Music teaches students to be complete peoplePublished 10:44am Monday, September 19, 2011
The band and orchestra and choir almost filled the floor of the Peoria hockey arena, and we sat high above with a clear view of the Illinois all-state music groups. Orchestra members dressed formally for concert. Band members wore the uniforms of their respective high schools. The choir was most colorful with robes of various school colors.
The musical compositions for all three groups were well chosen by competent music educators to develop and encourage refined aesthetic sensitivity. What a refreshing change from the usual fare claimed to be popular entertainment. Entertaining as it was, it also enriched us.
I suppose I should confess to a grandparent’s biased pride, but to my reasonably experienced ears, it all seemed professionally done. I really do think a recording played to a general audience told these were professional groups would accept it as credible.
The finale was the “Battle Hymn of the Republic,” with alternating between band, orchestra, and choir. Breath-taking, this.
Thought provoking, too. This is what I was thinking in February. I think now, as I did then, not just from this grand performance. I think from having sung in my high school choir. I think from watching our three children in Austin High School choir, band and orchestra — and Minnesota all-states. And now our grandchildren. I think from what I observed as a high school teacher in Michigan, coming to respect the musicians among my English students.
I know these kids from all over Illinois. Without having met any but a few, I know them, because I know their experiences. If I tabulated their GPAs, I know they would compare well with any group of high school students classed by grade level, family background, extracurricular activity, or any other way to group them. It could be they would constitute the state honors society by themselves. There might be geeks who would score higher GPAs, but as a group, these would compete successfully with any other group.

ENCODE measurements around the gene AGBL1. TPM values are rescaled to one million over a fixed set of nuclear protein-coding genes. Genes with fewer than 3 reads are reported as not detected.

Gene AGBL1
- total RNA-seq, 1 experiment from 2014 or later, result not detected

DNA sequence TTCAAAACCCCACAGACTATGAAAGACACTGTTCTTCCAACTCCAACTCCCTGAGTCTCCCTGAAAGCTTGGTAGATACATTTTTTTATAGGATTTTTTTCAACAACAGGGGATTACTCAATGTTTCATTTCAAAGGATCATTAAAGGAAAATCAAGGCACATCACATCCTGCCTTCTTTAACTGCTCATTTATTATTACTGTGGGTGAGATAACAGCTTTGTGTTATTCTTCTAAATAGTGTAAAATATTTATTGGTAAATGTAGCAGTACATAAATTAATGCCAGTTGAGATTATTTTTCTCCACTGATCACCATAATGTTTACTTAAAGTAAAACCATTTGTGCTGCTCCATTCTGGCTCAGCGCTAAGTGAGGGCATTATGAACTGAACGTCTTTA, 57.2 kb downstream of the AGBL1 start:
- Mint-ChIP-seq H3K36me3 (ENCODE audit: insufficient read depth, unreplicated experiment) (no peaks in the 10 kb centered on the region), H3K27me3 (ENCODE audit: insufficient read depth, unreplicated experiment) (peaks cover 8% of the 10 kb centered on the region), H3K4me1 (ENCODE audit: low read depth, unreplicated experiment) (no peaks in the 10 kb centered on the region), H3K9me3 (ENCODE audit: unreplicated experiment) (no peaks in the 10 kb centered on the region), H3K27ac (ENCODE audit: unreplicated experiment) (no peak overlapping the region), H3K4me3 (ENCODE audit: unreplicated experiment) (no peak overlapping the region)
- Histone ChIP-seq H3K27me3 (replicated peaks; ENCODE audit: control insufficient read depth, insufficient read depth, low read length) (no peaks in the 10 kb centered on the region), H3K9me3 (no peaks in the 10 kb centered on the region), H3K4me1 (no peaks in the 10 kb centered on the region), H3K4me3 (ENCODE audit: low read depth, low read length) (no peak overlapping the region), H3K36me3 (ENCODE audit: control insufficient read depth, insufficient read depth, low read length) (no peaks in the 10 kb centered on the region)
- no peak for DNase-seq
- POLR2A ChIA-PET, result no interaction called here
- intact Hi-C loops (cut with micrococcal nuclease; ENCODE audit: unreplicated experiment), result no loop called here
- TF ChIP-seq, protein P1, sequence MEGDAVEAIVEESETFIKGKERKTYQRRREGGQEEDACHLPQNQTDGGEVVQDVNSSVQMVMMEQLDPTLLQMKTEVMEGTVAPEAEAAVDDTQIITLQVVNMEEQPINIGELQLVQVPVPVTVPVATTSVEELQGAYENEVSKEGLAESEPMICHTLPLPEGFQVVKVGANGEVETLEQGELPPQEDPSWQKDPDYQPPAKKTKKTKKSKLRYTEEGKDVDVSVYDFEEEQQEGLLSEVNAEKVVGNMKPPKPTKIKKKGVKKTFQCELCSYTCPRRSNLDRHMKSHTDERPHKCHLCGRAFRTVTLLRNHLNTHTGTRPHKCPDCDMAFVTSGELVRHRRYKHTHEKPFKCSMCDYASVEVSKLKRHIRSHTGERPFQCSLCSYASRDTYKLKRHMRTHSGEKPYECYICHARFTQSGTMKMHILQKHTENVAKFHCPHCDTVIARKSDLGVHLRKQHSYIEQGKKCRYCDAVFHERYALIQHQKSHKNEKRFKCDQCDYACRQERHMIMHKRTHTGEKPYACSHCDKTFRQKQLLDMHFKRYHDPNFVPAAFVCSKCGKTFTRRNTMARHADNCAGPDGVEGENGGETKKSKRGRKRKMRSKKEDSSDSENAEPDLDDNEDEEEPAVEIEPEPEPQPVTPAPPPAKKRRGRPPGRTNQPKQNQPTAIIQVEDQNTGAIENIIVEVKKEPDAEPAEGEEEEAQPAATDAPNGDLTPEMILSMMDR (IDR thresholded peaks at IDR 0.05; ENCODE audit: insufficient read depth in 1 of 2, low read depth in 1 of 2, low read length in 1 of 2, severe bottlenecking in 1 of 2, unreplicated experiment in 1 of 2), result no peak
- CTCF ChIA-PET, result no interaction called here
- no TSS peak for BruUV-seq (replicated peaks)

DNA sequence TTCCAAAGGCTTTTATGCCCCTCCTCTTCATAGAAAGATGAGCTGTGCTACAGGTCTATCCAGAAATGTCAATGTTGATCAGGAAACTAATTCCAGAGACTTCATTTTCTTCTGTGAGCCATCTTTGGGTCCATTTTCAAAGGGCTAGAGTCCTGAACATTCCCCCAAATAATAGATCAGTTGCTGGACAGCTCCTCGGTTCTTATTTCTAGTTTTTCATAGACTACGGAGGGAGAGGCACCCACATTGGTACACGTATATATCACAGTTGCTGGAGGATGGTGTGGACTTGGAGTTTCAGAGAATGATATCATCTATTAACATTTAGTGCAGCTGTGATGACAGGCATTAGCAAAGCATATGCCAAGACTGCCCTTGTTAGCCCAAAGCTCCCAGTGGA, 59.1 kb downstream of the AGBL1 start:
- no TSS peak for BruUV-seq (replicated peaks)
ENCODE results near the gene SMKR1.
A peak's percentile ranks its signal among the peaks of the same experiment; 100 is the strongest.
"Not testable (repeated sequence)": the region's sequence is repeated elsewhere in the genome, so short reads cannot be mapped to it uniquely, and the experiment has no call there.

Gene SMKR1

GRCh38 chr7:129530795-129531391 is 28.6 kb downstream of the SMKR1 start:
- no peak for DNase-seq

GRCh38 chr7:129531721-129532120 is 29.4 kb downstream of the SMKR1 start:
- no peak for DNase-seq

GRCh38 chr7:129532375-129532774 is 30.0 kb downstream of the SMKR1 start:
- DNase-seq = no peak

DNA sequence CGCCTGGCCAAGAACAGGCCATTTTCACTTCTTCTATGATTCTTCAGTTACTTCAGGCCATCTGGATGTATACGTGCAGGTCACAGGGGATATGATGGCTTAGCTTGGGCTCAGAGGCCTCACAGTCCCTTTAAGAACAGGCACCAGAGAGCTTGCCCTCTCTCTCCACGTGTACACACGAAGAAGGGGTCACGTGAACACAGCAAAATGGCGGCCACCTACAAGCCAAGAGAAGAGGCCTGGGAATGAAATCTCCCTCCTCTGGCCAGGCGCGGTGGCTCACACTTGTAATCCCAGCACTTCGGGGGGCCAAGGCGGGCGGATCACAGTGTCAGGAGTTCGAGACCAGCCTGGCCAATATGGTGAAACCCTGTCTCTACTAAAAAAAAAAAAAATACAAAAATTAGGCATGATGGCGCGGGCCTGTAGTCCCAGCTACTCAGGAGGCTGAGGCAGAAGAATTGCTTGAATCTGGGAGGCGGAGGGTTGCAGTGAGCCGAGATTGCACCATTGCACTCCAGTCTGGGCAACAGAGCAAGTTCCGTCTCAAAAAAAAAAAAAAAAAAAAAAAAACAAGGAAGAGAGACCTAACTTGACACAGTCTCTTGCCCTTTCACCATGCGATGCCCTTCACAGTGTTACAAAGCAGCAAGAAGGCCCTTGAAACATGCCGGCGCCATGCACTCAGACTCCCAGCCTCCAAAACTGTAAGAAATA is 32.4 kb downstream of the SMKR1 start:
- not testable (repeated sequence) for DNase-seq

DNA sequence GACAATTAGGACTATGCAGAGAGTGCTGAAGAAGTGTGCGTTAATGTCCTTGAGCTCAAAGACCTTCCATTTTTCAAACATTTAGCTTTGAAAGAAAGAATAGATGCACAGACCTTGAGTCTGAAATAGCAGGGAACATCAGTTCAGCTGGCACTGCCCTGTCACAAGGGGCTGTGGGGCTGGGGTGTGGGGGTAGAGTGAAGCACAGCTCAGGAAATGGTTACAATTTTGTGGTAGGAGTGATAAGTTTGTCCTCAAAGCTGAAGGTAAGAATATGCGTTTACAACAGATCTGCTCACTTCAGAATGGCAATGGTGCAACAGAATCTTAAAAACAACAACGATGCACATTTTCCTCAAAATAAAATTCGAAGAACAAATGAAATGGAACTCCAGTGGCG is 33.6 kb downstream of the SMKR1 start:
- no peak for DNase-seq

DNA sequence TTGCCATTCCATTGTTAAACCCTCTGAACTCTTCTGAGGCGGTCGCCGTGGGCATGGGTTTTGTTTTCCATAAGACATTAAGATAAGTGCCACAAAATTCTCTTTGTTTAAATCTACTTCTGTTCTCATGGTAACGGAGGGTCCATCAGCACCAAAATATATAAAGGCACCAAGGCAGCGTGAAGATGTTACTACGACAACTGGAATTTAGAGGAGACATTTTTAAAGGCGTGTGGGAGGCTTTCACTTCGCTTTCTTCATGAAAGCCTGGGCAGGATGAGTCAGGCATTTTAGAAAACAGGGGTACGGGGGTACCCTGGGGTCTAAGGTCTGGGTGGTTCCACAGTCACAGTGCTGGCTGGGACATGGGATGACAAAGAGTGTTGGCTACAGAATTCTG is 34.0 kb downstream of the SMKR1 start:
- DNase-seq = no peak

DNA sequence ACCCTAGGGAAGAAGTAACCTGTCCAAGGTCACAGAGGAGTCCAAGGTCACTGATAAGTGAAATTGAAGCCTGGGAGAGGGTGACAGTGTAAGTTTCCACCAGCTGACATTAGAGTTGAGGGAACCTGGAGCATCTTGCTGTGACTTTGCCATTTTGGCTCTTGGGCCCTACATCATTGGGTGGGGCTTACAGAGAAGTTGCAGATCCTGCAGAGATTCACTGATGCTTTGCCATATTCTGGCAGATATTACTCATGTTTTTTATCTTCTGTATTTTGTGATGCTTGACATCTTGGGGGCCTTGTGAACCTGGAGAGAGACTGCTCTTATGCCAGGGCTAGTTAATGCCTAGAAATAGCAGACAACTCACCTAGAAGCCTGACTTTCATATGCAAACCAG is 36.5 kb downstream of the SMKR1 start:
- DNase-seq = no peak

If I would keep track of each all-state musician — in Illinois, Minnesota, or any state — and contact them ten years from now, I would learn almost all had completed college and were either in responsible professions or at the end of graduate studies. I would anticipate their being wholesome persons, responsible citizens and respected leaders.
If we surveyed such today, I expect many had been all-state musicians. Those who didn’t reach all-state also took music seriously, and they took themselves seriously as musicians. Their ultimate achievement is not musical skill, but personal competence. Whether they achieved all-state status is really not the point. What is the point is they had been dedicated, hard-working school musicians.
What excited me in Peoria was not how many of these high school musicians would eventually become professional musicians who might delight me in recordings, live concerts, or television performance. I suspect a small percentage even then hoped to become professionals. Whatever the number, I know few of these will succeed. The American public just is not willing to support many, and those kids who will try have many disappointments ahead.
Those who will fail to find employment as professional musicians will not yet be failures. They, and the greater number who have other plans for their lives, are fulfilling themselves as persons, as humans. I predict great things for them all and great things from them for us all.
As I have looked over those performing in such as the Austin Symphony Orchestra and other community orchestras, bands and choirs, I recognize the kind of persons school musicians become. I realize the worth of it all.
I understand school music teachers feel rewarded when one of their students makes the grade professionally. Yet most teachers never experience this thrill and pride. But they have not failed as teachers, and those who have a student go on professionally do not have in this individual their greatest achievement. What music teachers, including those in private practice, contribute to society is not so much musicians, but whole persons.
What students learn in music lessons, practice, and performance is infinitely more and greater than musicianship. It is becoming whole persons who enjoy life and upon whom we depend for our lives.